Dr. Patrick Stowe runs a private fertility clinic that has recently celebrated its 2000th live birth. His business is successful and he is passionate about helping his patients. His home ...
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Dr. Patrick Stowe runs a private fertility clinic that has recently celebrated its 2000th live birth. His business is successful and he is passionate about helping his patients. His home life is less than successful, however. Driven by work, he seems to care more about his patients than his own family. His wife has left him and his two teenage children are on the verge of giving up hope that he will ever be a real dad to them. In the world of the fertility, many couples are desperate to have a child. It puts a strain on their relationships and forces many to compromise their beliefs in order to attain their goal. Some will pay any amount and make any sacrifice to have a child. Written by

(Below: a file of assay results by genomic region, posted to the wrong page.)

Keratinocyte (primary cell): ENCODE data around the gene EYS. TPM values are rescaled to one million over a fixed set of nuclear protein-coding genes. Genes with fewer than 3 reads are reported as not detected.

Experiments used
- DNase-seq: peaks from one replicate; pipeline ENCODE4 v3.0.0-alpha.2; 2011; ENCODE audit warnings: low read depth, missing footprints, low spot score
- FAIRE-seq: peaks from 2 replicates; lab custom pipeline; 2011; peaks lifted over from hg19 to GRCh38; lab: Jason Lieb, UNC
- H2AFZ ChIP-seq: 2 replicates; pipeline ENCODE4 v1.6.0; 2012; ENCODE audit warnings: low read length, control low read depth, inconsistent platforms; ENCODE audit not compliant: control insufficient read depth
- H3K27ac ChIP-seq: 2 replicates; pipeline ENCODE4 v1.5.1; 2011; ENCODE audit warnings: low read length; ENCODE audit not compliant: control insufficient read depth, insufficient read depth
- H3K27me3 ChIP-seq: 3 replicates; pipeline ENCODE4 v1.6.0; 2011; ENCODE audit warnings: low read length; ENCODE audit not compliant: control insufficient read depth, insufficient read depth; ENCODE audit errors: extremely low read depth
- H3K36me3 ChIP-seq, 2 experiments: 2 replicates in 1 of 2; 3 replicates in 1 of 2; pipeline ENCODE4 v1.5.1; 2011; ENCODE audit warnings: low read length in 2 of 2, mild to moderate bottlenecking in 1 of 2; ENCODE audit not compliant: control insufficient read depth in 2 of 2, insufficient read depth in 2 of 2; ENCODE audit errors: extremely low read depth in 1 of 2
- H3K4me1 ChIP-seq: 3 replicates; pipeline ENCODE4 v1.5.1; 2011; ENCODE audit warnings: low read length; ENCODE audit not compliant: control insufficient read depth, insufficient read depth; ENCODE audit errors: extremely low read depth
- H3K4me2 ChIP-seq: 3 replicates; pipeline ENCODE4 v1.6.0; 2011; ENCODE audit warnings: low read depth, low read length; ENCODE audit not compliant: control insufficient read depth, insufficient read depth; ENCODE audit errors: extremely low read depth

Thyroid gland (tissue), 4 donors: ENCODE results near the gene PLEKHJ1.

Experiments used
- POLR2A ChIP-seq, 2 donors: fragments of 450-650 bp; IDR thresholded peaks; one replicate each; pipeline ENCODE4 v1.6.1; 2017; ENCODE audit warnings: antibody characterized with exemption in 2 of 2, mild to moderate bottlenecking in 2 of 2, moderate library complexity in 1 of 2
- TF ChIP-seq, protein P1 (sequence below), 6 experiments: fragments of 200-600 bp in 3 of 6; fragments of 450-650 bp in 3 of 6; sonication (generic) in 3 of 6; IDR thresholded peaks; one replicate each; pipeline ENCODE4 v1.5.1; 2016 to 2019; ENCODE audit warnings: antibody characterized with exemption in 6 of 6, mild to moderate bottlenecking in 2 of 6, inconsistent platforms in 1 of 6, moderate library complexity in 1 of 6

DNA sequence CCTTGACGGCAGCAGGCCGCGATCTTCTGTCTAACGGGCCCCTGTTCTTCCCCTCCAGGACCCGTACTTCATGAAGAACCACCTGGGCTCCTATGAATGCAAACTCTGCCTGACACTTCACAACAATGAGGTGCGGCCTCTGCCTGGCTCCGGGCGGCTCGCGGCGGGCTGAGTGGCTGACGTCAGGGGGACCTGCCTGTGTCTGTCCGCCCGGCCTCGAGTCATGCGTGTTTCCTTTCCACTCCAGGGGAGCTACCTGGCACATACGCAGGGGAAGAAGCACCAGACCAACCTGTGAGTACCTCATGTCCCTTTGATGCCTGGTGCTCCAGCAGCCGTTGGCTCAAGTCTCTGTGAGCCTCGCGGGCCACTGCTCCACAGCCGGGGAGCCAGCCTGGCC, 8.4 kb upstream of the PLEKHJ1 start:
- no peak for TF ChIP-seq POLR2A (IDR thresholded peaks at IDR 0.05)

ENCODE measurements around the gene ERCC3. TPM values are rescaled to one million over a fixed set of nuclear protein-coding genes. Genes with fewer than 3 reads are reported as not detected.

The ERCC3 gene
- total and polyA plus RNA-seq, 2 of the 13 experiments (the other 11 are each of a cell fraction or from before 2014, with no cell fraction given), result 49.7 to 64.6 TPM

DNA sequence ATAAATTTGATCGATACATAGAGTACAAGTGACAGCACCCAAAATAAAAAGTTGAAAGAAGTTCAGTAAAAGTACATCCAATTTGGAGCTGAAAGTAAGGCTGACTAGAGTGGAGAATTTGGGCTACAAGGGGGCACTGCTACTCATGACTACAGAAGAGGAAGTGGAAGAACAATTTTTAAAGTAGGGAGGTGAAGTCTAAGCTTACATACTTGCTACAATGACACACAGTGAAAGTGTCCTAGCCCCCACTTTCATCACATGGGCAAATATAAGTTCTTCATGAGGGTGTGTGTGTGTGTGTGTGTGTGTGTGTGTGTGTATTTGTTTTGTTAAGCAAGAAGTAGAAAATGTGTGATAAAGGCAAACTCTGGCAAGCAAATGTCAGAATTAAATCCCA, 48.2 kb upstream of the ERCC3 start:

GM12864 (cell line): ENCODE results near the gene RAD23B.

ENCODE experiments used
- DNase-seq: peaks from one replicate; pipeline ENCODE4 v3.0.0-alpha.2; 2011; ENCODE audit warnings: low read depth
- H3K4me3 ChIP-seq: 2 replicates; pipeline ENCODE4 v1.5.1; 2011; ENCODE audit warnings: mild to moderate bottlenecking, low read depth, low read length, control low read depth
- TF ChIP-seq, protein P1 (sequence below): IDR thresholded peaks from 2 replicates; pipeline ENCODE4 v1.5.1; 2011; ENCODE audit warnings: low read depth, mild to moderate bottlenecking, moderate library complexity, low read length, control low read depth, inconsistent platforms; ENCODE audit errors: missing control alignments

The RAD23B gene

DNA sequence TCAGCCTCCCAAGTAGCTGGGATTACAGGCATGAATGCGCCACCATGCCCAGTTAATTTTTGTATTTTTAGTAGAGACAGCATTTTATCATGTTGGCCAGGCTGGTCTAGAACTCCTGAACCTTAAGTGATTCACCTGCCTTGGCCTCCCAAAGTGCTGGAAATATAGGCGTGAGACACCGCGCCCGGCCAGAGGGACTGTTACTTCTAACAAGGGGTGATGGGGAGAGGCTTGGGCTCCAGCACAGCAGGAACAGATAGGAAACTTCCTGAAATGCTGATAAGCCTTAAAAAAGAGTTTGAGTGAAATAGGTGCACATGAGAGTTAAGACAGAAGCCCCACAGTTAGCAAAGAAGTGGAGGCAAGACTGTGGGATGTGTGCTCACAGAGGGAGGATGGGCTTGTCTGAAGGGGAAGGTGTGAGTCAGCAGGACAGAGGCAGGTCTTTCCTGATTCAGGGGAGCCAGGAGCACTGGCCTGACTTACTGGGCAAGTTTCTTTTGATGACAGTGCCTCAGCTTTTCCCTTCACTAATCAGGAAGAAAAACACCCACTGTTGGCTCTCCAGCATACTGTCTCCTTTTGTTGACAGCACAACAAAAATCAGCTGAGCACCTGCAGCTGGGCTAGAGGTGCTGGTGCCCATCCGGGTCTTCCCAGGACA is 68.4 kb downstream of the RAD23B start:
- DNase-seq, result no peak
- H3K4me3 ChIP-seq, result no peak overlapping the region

Tony Marchant's formula for television drama is now finely honed, with its trademark cross-cutting between a set of thematically related, loosely interlinked stories. The breadth and pace of his works ensures that one thing they are not is light on content; but the high-speed switching can only partially disguise the schematic nature of many of the individual sub-plots, and their emotional manipulativeness. Arguably, these techniques worked to best effect in 'Holding On', a somewhat melodramatic, but also rich and rewarding, portrait of life in 1990s London; but it becomes rather more wearing when the writer appears to have a particular point to prove, as he has done in subsequent work like 'Kid in the Corner', 'Swallow' and this series, which centres on the issue of infertility treatment. Trevor Eve plays a fertility specialist with a planet-sized ego, a rather peculiar personal investment in his work, and two beautiful, estranged children of his own whose role appears more symbolic than realistic; we also follow a number of his patients over the three episodes. For all the skill with which the stories are interwoven, there's a degree of predictability as Marchant covers the ground from a broad but unoriginal collection of viewpoints, as if the writer is straining for the elusive quality of definitiveness. But none of the tales are told in sufficient depth to allow the viewer to form opinions not explicitly explored, each story has a given role to play in the collage and there's something prescriptive about how one is meant to take them; Marchant never leaves much to the imagination, and where I disagree with his take, I find myself irked not challenged. For example, a key theme in 'The Family Man' is the issue of sex selection, yet the script never once mentions the best reason for opposing this: the right of children to have a reasonable chance of finding a mate, which comes at the price of denying adults the right to take action that might upset the natural ratio of the sexes. Marchant also has strange ideas about what drives the advance of science, he gives his "scientists" (or in this case, doctors) active agendas that don't really reflect the passive invasiveness of real scientific advance. This is not a truly bad series, and no-one could say that Marchant can't write, but in boiling drama down to it's essence, one ends up with a triple-distilled product; clean and sharp, but a little tasteless, and still capable of giving you a pain in the head afterwards.
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